Big Data Still In Its Infancy, Say Researchers
While there is a growing urgency for organizations to embrace big data analytics for better decision making and efficiency, very few companies have adopted big data to optimize business, believe researchers, who suggest that big data is still in its infancy and has a way to go to reach maturity.
A global study, “Industrial Internet Insights for 2015,” from GE and Accenture reveals that despite the buzz, less than one-third (29 percent) executives surveyed are using big data across their company for predictive analytics or to optimize their business.
The study points out the various roadblocks to big data realization as cited by the respondents. More than one-third of the executives (36 percent) said system barriers between departments prevent collection and correlation of data. Twenty-nine percent said it is difficult to consolidate disparate data and to use the resulting data repository. Security also ranks high as a challenge with less than half (44 percent) reporting an end-to-end solution to defend against cyber-attacks and data leaks.
Another study conducted by research agency GfK too suggests that nearly 70% respondents said they do not have the necessary skills to understand the opportunities and challenges of big data, even though they believe it is very important for their business. More than two third believe their job profile has changed because of the evolution of big data in their organization, which has made their work-life difficult, it said.
Experts believe mining data sets is vital for businesses to reach their target audiences through relevant, personalized campaigns, which is not possible when they are just relying on mass techniques. However, Colin Strong, MD for Business & Technology at GfK notes that very few executives know the actual meaning of algorithm, let alone understand how it can determine product development, placement and price, among other things.
“Meanwhile, although consumers are aware their activity is tracked by companies and that their data is used for targeting them with offers, almost half admitted they don’t know what actual data is being collected,” he adds.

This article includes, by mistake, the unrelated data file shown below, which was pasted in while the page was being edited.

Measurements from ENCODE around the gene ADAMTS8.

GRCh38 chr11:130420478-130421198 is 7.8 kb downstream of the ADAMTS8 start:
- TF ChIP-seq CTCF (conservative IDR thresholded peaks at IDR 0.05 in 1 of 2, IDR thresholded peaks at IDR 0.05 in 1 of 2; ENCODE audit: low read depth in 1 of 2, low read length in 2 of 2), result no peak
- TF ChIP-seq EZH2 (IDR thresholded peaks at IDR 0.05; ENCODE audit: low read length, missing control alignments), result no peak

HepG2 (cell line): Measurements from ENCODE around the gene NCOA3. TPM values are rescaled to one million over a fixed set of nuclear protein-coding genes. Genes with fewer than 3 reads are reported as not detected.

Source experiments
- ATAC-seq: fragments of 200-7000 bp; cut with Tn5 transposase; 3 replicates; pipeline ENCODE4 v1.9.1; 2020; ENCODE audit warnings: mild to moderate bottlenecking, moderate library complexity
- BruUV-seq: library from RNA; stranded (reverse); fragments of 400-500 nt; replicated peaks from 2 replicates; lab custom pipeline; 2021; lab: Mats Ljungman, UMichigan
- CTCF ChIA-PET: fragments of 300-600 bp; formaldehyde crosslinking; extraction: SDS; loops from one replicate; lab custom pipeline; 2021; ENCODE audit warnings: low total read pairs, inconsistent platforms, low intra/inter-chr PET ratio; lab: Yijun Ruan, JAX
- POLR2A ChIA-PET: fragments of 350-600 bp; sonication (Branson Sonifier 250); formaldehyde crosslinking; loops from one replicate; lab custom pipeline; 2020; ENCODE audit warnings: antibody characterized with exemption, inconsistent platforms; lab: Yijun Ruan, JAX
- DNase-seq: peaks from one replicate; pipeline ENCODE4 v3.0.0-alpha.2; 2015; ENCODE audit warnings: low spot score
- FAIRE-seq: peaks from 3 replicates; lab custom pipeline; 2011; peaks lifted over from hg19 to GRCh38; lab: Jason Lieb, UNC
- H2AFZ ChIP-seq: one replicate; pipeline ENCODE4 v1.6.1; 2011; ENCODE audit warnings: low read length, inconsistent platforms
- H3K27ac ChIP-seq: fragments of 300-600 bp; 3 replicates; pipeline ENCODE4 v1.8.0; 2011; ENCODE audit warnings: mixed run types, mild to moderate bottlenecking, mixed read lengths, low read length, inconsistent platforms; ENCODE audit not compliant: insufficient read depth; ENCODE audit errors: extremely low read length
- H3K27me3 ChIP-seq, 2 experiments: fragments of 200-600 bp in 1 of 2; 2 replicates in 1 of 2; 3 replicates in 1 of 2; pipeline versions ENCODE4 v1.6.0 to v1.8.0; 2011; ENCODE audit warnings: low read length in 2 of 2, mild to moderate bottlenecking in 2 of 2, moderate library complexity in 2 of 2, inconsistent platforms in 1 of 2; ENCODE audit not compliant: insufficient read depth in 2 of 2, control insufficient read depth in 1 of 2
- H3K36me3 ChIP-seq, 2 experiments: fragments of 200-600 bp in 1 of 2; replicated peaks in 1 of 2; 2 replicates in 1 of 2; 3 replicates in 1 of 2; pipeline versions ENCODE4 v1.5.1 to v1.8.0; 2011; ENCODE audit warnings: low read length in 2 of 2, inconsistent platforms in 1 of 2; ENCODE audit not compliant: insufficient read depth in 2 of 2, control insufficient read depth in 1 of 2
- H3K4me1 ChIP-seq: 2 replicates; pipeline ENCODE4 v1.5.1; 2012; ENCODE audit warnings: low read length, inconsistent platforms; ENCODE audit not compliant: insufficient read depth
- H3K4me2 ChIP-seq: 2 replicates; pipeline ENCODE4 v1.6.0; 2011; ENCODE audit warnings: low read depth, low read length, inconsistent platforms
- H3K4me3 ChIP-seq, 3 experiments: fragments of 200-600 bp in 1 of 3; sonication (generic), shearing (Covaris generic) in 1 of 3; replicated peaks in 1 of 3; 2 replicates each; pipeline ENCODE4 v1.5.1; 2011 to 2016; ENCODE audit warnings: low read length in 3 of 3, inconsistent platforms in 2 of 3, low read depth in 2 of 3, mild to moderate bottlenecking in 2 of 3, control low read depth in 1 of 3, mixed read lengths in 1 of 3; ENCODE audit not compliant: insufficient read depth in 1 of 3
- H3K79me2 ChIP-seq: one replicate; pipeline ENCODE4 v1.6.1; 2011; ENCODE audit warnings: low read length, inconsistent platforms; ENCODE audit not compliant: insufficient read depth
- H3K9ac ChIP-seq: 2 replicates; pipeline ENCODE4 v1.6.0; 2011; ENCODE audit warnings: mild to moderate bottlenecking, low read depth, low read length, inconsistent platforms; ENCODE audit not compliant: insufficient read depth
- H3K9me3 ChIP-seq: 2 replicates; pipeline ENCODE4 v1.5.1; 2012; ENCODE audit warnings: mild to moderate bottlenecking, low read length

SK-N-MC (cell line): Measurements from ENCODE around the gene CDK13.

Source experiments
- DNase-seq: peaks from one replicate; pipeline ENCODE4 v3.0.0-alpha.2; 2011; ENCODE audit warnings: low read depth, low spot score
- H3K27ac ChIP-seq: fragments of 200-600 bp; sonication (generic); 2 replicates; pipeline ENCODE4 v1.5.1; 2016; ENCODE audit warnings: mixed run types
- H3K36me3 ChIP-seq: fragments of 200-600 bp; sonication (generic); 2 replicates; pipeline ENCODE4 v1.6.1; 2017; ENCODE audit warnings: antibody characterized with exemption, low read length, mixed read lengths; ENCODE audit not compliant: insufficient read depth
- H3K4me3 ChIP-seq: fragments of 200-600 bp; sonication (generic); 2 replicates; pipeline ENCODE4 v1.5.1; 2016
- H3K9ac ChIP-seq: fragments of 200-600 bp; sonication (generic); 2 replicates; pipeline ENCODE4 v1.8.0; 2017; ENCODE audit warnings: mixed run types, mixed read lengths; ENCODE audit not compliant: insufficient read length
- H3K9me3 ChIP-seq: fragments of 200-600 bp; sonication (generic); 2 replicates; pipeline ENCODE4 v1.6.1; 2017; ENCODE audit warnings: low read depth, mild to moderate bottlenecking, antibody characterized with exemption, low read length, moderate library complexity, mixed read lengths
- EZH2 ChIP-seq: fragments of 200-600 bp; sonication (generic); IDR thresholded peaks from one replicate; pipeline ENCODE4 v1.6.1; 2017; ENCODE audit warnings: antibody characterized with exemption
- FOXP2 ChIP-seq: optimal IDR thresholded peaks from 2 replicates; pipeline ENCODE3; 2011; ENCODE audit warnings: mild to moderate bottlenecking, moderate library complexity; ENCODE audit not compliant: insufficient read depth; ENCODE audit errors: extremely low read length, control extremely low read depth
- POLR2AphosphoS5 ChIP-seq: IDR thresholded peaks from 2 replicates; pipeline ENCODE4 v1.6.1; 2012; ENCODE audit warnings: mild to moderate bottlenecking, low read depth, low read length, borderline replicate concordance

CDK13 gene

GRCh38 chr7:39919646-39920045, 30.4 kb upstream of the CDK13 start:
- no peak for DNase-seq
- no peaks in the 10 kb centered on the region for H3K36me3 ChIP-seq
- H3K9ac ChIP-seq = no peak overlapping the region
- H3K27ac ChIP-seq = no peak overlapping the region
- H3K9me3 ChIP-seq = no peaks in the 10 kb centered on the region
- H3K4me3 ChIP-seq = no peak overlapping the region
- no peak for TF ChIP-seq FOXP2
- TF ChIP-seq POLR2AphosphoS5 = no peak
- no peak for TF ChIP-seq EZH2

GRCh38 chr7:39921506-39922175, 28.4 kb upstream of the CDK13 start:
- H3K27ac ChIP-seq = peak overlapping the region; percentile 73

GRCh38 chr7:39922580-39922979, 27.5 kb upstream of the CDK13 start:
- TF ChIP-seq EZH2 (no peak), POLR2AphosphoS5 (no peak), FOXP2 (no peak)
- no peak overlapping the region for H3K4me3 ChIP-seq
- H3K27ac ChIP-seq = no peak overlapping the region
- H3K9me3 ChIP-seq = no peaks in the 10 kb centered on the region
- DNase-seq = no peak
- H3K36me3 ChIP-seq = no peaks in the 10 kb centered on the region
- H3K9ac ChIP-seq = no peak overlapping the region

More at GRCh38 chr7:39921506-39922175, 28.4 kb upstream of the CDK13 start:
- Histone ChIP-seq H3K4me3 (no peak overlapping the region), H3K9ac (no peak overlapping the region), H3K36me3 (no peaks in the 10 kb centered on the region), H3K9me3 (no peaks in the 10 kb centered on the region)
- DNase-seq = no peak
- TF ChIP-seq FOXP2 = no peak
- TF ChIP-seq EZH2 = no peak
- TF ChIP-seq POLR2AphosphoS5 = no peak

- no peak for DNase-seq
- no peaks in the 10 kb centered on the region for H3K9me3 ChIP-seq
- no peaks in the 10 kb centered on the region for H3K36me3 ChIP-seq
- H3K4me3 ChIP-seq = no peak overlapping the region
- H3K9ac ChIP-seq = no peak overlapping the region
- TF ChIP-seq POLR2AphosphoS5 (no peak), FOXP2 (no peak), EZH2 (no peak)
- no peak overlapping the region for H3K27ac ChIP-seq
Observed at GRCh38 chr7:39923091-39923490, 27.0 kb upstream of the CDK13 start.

The biggest challenge for companies is how - and how not - to include big data in their day to day decision making. They should have a sound understanding of data – both big and small and take gradual steps to reach their big data goals. Robert Plant, Associate Professor of computer information systems at the University of Miami School of Business Administration mentions in his blog that with the right orientation of both big and small data, executives can have the best chance of analyzing the right data sets.
“Companies would do better at satisfying and retaining customers if they spent less time worrying about big data and more time leveraging“small data” — already-available information from simple technology solutions — as well to become more flexible, informative, and helpful,” he mentions.
However, the good news the GE-Accenture report sees is a sense of urgency among enterprise when it comes to adopting big data technologies. The report says, the progress is underway and 65 percent of the companies use big data analytics to monitor their equipment and assets to identify operating issues and enable proactive maintenance, says the study. Sixty-two percent have implemented network technology to help gather vast amounts of data in dispersed environments such as remote wind farms or along oil pipelines.
Two-thirds of the executives surveyed across eight industrial sectors believe they could lose their market position in the next one to three years if they do not adopt big data, which the report suggests is needed to support their Industrial Internet strategy. Additionally, with 93 percent already seeing new market entrants using big data to differentiate themselves, 88 percent of the executives stated that big data analytics is a top priority for their company.
Nearly half of the companies represented in the study said they plan to create new business opportunities that could generate additional revenue streams with their big data strategy while 60 percent expect to increase their profitability by using the information to improve their resource management.
“There is a big data revolution,” says Weatherhead University Professor Gary King in Harvard Magazine. But it is not the quantity of data that is revolutionary. “The revolution lies in improved statistical and computational methods, not in the exponential growth of storage or even computational capacity,” he says.
Analysts believe only when enterprises have a clarity on their expectations from big data and work towards how to derive benefits from it, it will be difficult for big data to reach the next level of maturity.
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